The reorganization of the pelvic musculature during the retroversion of the pubis in Maniraptora did not only have implications for ventilation. The newly evolved pubocaudalis muscles of birds depress the tail when contracted bilaterally, and rotate it when contracted unilaterally (Moreno & Møller 1996). They are highly bilaterally active during flight in pigeons, particularly during lift‐off and downstrokes (Gatesy & Dial 1993, 1996a), whereas the M. pubocaudalis externus is continuously active during flapping flight (Gatesy & Dial 1993). Thus, they have an important role in tail fanning and manoeuvring, which are particularly crucial movements during lift‐off from the ground (Maynard Smith 1952; Gatesy & Dial 1996a, b). The combined occurrence of an opisthopubic pelvis and a shortened tail with pygostyle as insertion points of the pubocaudalis muscles and as support for the rectrices, bulbs and M. bulbi rectricium, resulted in a shortening of the pubocaudalis muscles, thereby increasing contraction speed (Moreno & Møller 1996), allowing for a fast and controlled take‐off from the ground. This unique combination of features at the base of the avian clade Pygostylia (Fig. 7) correlates well with a significant increase in evolutionary rates along the bird lineage (Brusatte et al. 2014).Figure 7 Open in figure viewerPowerPoint Gradual assembly of morphological features necessary for powered flight plotted on a composite phylogeny (following Xu et al. 2014, Brusatte et al. 2015 and Hendrickx et al. 2015). The figure shows the retroversion of the pubis, the appearance of ossified uncinate processes, tail shortening with the accompanying development of a pygostyle, and weight reduction (from left to right). The pubis, uncinate processes, pygostyle, and symbols for low body mass are drawn in black. Pelves are shown in left lateral view with dorsal towards the top (modified from Heers & Dial 2012), the dorsal rib and uncinate process is drawn in right anterolateral view (traced from Clark et al. 1999), and tails are shown in left lateral view with the distal end towards the top (modified from Rashid et al. 2014). The arrows indicate the appearance of the features along the phylogenetic lineage leading to birds. Dotted portions indicate a gradual backwards rotation in the pubis and the unknown presence of uncinate processes in Alvarezsauroidea and Therizinosauria. Asterisks indicate convergent occurrences. Weight indications are approximative, and were taken from Benson et al. 2014. Colour online. CaptionGradual assembly of morphological features necessary for powered flight plotted on a composite phylogeny (following Xu et al. , Brusatte et al. and Hendrickx et al. ). The figure shows the retroversion of the pubis, the appearance of ossified uncinate processes, tail shortening with the accompanying development of a pygostyle, and weight reduction (from left to right). The pubis, uncinate processes, pygostyle, and symbols for low body mass are drawn in black. Pelves are shown in left lateral view with dorsal towards the top (modified from Heers & Dial ), the dorsal rib and uncinate process is drawn in right anterolateral view (traced from Clark et al. ), and tails are shown in left lateral view with the distal end towards the top (modified from Rashid et al. ). The arrows indicate the appearance of the features along the phylogenetic lineage leading to birds. Dotted portions indicate a gradual backwards rotation in the pubis and the unknown presence of uncinate processes in Alvarezsauroidea and Therizinosauria. Asterisks indicate convergent occurrences. Weight indications are approximative, and were taken from Benson et al. . Colour online.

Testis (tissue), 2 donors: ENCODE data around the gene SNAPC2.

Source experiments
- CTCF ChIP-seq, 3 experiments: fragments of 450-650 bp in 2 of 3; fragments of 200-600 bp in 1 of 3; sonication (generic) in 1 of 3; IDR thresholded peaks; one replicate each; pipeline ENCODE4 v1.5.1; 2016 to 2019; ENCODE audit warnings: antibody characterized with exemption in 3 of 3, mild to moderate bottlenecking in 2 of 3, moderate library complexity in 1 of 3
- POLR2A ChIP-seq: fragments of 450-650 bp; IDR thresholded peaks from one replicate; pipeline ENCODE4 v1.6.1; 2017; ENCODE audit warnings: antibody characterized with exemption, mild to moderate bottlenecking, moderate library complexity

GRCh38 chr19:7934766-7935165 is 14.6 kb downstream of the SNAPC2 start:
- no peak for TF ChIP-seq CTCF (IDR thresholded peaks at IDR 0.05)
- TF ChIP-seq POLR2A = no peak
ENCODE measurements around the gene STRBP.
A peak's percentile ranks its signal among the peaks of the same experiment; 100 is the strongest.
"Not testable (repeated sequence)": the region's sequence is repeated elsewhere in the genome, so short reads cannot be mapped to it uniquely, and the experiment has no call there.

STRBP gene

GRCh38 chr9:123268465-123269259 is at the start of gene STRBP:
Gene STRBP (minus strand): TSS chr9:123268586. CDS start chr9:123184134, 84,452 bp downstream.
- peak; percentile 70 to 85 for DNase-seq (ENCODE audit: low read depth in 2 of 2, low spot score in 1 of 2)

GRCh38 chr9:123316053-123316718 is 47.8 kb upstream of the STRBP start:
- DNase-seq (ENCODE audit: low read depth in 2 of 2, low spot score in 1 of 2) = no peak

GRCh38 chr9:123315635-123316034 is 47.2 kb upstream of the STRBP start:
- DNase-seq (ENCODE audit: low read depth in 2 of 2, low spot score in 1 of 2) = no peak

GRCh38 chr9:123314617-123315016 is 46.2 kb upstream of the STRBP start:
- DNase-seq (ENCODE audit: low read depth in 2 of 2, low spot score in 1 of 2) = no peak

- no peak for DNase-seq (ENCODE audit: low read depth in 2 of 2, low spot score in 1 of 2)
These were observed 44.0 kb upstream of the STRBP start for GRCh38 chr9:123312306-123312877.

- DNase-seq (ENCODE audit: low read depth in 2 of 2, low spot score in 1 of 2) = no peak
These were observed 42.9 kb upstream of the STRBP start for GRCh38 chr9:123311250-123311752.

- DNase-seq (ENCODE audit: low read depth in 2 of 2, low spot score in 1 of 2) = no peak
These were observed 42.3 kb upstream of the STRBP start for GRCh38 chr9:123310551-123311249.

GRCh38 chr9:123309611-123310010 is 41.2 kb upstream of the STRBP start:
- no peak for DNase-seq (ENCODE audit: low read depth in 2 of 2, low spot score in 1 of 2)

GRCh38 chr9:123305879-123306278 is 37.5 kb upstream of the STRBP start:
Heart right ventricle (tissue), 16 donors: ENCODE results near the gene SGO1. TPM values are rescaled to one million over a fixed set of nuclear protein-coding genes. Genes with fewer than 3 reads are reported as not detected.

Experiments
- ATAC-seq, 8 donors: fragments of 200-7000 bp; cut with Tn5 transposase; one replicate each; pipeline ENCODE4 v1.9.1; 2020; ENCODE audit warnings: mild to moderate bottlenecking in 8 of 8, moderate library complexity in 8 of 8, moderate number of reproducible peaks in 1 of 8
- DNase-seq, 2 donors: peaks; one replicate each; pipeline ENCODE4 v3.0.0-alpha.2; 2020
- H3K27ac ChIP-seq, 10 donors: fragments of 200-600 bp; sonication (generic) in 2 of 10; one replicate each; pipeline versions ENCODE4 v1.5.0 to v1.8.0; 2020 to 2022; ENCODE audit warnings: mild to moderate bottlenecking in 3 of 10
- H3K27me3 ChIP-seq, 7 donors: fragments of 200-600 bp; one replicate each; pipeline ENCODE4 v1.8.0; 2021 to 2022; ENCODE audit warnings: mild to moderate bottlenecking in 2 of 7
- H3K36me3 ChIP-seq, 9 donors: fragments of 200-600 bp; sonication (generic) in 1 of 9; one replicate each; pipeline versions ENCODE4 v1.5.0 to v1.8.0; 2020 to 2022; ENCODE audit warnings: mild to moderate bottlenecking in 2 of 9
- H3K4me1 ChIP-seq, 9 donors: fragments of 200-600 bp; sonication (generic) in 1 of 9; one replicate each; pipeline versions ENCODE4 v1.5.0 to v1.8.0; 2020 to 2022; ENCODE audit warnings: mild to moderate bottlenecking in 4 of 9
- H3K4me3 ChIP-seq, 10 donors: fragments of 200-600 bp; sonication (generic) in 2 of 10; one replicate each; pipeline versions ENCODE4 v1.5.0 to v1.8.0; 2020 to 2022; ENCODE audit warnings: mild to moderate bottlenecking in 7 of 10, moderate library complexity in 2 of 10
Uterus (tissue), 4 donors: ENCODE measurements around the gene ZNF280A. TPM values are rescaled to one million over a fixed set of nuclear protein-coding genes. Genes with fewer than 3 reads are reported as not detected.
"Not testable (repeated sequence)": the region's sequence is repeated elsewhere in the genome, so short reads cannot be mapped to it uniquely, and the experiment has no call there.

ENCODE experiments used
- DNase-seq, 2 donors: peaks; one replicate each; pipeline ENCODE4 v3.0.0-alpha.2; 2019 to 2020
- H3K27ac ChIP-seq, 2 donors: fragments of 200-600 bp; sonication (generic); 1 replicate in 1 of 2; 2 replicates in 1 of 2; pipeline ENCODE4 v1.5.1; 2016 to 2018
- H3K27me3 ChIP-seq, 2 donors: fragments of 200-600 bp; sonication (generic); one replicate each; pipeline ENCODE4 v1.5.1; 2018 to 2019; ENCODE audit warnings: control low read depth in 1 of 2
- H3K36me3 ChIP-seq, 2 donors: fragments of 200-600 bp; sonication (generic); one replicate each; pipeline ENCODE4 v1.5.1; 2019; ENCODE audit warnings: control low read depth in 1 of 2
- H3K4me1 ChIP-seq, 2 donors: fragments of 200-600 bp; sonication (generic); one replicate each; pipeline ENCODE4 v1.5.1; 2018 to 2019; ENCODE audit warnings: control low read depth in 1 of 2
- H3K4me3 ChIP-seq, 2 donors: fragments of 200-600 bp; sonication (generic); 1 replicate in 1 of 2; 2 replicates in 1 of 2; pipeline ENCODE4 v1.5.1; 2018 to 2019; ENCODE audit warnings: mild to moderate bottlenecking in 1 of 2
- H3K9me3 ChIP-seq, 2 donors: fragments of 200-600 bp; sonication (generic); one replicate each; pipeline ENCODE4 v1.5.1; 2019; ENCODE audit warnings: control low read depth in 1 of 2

Given that a highly effective take‐off from the ground would have allowed nearly immediate lift‐off without having to run or climb first, escape from possible predators could have been vertical (into the air) instead of horizontal, and would thus have been much faster, providing a significant increase in individual fitness. Such an increase in fitness might at least in part explain their subsequent radiation.Conclusions